How can we practically apply these insights into our spirituality? I am advocating more than the occasional walk in the woods or meditating in the garden.
Second, we must renew our contact with nature – but with our spiritual eyes open, ready to observe nature’s subtleties as well as God’s action within. Getting outdoors, in nature itself, is a vital spiritual practice – engage whatever sort of natural vistas are available in your area. Part of the experience of immersing yourself in nature is also observing nature – learning its sounds, movements, colors, and moods. Pray and meditate outside. Encourage outdoor worship services when possible. Do what you can to take your spiritual practice outside the four walls of our usual dwellings.
Third, bring to the forefront the natural dimensions of our religious holidays. Nearly every Jewish holiday originates in an agricultural event – celebrating the harvest, the sowing, or some other seasonal ingathering. Spiritual practice should include focusing on and celebrating the seasonal and agricultural cycles, drawing out their existential applications and meanings. Celebrating the rhythms of nature can be grounding, reconnecting us to our place in the ecosystem and serving as a powerful tool for personal transformation. Our lives revolve around and reflect these natural cycles.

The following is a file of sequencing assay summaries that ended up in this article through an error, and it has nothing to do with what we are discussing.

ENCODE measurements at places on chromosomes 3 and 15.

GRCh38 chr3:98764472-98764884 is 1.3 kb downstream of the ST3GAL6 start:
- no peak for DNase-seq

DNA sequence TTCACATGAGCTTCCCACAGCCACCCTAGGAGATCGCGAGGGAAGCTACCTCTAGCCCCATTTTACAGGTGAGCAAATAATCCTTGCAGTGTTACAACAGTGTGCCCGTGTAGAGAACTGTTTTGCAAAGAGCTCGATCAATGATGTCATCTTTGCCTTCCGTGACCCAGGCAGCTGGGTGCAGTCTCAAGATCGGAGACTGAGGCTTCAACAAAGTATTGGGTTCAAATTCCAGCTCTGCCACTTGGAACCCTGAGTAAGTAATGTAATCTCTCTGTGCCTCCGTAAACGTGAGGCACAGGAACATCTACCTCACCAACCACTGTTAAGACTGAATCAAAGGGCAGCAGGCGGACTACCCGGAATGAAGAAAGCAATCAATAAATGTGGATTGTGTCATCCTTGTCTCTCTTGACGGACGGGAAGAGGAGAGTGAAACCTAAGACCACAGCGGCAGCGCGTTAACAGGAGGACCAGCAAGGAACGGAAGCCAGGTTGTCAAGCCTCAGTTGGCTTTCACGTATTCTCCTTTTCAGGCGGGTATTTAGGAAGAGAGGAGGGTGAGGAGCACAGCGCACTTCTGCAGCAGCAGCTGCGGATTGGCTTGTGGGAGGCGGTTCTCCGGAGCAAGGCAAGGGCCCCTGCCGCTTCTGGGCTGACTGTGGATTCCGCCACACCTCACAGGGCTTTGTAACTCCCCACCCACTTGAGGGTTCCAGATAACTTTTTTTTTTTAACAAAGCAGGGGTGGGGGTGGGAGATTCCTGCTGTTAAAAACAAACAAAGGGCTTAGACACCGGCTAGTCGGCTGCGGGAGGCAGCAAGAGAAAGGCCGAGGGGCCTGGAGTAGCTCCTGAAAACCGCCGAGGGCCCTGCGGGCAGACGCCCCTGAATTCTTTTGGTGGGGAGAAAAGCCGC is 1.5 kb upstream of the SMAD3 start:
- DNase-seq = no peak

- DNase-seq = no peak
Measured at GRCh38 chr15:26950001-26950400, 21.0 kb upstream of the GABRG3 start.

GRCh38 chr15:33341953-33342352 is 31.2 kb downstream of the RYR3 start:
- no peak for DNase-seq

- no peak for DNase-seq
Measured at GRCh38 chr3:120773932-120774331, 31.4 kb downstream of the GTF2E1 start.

Most of us living at start of the twenty-first century no longer appreciate the natural aspects of our Holy Days. Become conscious that Christmas happens near the Winter Solstice, Easter in the spring time, Rosh Hashanah in autumn – these are just a few examples. We need to recapture the direct sense of participation in the cyclic energies of the Earth. Let me be clear, I am not interested in reducing the meaning of these holidays to merely their natural meanings – for example, Christmas is infused with rich layers of meaning – all revolving around notions of light, rebirth, new beginnings – themes that resonate both with Jesus’ birth as well as the Winter Solstice – meditating and referring to both is holistic and proper.
My own spirituality finds much meaning at the liminal points in the turning of the seasons – those moments in between – when one season fades and slowly transforms itself into the next. Again, our Neopagan friends can teach us something here with their cyclical calendar that many of them call “the Wheel of the Year” – each holiday coinciding with the liminal moments of our seasonal progressions. Halloween is a great example – for most of us in the Northern Hemisphere, this is a time when the shorter days become fully evident, when we can sense winter’s approach, when nature slips into dormancy – no wonder our psyches naturally turn to thoughts of harvest, death, finality, and closure – themes reflected even in our children’s trick o’ treating.
God’s presence is not limited to the burning bush – the whole world is aflame with it. I encourage you to reflect on what role nature plays in your spirituality. And I invite you to share your thoughts here with us.